Many parents often wonder when to bring their infant in for their first dental visit, and often times have many questions on how to take care of their infant's oral health. This article will help answer some of those questions!
When should my baby's first teeth come in?
You should expect the first tooth to show between 4-6 months. Although most babies do not get teeth till 6 months old, it is still very important to care for their oral health early on. It is a good idea to get into the habit of cleaning your baby's gums soon after birth. Although your baby might fuss a little at first, he/she will get used to having their mouth cleaned just like other parts of the body. Establishing a routine early will form great habits!
How can I help sooth my baby when they are teething?
Some babies may have sore and tender gums when teeth begin to erupt. Teething can make your child irritable or fussy, and can cause restlessness, excessive drooling and perhaps even a loss of appetite. As a parent you might feel helpless but there are some things you can do to help your baby feel more comfortable. Gently rubbing the gums with a clean finger, using an infant gum massager or giving your baby a cold teething ring to chew on can help make them feel more comfortable.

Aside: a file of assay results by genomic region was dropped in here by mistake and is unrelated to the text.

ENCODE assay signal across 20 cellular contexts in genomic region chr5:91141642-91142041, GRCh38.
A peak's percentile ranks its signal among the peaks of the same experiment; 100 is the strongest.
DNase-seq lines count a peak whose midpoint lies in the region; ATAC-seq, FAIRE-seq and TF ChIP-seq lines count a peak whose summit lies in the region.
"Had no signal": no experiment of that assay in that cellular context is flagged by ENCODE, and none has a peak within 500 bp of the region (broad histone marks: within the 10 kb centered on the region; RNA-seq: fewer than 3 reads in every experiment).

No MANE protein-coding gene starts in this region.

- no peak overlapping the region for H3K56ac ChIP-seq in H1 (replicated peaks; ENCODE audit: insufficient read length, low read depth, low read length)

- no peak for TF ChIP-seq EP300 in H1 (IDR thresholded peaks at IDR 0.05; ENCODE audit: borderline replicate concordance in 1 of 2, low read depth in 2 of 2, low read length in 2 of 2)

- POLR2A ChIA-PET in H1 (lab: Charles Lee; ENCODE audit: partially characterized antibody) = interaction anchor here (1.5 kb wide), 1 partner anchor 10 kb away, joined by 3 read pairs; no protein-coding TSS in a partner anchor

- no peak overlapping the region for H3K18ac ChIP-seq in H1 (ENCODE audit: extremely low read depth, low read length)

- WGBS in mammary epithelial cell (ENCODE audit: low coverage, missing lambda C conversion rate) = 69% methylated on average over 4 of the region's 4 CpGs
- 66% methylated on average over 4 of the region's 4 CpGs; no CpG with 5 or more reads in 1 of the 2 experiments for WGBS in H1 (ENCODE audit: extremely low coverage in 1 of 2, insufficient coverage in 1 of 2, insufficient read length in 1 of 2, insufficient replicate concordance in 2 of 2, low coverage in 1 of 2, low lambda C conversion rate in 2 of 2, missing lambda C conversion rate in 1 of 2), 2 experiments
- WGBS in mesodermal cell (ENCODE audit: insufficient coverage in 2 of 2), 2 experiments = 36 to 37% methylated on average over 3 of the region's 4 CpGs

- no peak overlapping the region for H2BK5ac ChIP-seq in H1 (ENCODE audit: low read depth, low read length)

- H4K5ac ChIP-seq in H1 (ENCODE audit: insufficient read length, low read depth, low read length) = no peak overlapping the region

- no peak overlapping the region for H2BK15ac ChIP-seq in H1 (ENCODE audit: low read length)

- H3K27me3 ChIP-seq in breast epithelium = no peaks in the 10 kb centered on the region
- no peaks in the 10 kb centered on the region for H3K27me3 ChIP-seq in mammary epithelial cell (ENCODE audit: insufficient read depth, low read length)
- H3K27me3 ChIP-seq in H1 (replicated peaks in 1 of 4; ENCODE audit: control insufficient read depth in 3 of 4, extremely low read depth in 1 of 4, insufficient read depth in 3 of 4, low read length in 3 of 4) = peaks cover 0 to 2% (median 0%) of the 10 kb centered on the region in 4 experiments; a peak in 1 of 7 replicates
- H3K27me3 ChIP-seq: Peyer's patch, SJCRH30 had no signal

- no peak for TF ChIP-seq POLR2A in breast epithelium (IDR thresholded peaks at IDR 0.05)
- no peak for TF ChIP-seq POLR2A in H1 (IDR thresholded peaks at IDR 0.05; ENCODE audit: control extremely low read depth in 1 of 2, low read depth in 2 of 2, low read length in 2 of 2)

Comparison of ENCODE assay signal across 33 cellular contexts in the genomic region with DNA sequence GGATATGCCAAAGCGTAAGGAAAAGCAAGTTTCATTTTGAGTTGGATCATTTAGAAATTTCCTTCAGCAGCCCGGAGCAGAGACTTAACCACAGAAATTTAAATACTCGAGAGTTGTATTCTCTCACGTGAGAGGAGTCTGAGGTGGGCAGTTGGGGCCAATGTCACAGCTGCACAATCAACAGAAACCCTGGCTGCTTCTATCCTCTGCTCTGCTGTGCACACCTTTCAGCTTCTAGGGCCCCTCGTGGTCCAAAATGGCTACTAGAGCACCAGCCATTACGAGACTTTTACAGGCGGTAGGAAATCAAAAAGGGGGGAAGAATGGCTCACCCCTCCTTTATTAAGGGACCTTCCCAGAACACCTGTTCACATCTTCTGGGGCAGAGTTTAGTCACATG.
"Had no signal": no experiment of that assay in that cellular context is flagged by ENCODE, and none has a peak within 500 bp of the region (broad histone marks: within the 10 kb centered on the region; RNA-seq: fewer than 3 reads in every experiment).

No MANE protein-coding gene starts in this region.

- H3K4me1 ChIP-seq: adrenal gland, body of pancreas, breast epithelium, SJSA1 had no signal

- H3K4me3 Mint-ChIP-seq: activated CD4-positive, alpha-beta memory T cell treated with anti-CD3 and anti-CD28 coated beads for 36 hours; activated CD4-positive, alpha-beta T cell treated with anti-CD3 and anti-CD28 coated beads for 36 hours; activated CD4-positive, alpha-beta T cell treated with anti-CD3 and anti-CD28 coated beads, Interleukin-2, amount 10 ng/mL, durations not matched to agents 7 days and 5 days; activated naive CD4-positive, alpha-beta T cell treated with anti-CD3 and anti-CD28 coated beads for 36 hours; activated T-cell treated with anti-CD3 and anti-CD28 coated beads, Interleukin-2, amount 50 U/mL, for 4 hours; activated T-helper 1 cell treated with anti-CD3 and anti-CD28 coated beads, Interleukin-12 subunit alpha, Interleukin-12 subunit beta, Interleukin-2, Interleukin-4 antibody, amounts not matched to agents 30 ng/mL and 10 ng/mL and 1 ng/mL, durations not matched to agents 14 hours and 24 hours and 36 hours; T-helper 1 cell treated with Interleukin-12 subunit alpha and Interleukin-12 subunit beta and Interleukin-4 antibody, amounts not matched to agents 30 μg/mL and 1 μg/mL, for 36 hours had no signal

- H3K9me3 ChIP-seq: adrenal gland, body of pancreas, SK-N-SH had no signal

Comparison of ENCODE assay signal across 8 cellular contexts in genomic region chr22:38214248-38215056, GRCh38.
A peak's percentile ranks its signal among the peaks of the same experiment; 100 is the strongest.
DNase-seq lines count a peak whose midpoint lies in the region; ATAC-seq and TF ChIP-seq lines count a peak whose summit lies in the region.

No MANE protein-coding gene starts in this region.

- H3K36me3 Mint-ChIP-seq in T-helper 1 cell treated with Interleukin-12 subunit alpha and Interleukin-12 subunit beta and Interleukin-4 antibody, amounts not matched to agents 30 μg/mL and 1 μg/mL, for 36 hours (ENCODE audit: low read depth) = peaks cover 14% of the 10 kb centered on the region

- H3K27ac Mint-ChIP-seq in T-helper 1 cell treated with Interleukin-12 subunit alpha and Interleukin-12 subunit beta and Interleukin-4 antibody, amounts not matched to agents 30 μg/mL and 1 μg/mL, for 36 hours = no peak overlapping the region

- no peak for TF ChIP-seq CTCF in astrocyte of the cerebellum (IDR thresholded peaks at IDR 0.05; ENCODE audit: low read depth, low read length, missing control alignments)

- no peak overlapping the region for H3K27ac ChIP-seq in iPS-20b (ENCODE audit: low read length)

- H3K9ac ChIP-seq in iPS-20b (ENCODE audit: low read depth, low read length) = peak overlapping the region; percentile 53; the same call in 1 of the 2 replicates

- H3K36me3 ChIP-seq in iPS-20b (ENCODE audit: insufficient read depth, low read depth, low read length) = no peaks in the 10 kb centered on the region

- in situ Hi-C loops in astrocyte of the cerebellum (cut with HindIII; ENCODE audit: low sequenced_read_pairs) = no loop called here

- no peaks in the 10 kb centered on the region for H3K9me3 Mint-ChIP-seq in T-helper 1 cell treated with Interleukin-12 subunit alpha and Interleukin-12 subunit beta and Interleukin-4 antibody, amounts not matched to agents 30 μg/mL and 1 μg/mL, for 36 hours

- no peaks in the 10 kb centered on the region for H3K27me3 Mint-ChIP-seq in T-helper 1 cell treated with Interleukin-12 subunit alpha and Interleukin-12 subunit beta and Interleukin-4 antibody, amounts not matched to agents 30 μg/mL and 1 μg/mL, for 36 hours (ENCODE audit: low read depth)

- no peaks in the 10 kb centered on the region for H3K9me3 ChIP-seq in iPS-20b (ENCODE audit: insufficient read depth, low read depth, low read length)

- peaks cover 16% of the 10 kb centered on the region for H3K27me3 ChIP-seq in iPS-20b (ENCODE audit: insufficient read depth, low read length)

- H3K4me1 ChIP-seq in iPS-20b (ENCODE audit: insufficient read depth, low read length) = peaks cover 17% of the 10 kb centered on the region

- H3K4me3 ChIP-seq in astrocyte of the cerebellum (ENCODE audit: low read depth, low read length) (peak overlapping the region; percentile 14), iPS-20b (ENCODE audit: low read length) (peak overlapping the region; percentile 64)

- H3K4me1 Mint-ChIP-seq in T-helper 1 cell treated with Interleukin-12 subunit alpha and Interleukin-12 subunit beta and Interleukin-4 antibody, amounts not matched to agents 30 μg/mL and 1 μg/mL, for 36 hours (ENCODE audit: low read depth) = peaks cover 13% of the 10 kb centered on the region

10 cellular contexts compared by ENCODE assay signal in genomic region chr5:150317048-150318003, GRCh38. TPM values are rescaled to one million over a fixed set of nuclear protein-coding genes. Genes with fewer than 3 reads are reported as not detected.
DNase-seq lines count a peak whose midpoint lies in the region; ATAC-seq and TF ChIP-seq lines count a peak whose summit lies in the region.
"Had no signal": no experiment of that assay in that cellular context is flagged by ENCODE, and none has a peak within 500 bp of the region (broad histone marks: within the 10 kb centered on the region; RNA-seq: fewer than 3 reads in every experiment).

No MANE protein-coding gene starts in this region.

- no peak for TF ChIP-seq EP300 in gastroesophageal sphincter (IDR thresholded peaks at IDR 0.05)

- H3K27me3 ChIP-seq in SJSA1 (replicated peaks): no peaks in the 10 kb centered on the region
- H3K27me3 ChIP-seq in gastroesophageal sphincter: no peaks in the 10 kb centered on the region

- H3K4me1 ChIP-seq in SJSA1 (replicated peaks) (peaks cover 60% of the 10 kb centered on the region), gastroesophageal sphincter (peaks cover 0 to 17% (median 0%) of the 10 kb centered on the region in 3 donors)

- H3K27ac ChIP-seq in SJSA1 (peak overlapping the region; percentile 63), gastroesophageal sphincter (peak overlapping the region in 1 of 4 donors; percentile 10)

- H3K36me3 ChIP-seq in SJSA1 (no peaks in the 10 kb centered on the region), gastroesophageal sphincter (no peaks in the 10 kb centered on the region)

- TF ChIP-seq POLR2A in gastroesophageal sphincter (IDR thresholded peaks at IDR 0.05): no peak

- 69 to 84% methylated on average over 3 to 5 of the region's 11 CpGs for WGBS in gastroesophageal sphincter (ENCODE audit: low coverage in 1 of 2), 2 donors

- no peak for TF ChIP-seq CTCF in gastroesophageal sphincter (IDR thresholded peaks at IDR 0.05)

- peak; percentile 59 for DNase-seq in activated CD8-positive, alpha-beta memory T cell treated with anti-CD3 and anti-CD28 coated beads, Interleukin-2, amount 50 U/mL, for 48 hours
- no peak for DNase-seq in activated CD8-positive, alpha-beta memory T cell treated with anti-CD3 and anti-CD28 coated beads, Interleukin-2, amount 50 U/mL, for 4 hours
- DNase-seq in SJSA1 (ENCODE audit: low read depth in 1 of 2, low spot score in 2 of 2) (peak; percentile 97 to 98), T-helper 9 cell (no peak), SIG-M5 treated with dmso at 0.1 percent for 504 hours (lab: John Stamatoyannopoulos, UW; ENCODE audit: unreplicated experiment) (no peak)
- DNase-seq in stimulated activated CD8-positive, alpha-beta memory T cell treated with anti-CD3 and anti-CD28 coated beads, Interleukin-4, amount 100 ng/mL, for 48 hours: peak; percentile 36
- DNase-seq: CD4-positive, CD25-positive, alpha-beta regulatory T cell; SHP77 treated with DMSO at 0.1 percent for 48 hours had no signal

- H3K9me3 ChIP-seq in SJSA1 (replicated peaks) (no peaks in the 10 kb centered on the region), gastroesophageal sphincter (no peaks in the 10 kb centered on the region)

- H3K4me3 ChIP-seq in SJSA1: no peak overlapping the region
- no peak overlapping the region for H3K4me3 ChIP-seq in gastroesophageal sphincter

When should I bring my infant to the dentist?
Typically, you should bring your child in for their first dental visit before their first birthday. However, if you notice any changes in their teeth such as staining or dark spots, you should make an appointment to see a dentist.
How can I prevent tooth decay as my child grows up?
Establishing good dental habits early is incredibly important. Baby bottle tooth decay, also known as early childhood dental caries, is one of the most important dental issues infants face. This condition is caused by the frequent exposure to sugary liquids, that can damage a baby's teeth. To prevent decay, never let a child fall asleep with a bottle in his/her mouth or to nurse while he/she falls asleep. Should your child require something to fall asleep with, consider a bottle filled with water or a pacifier.
Although these questions and answers only cover a tiny part of infant oral care, we hope it helps answer some of the key issues. Should you have any other questions, please do not hesitate to give our office a call or schedule an appointment with one of our dentists. Remember, it is important to start good habits early!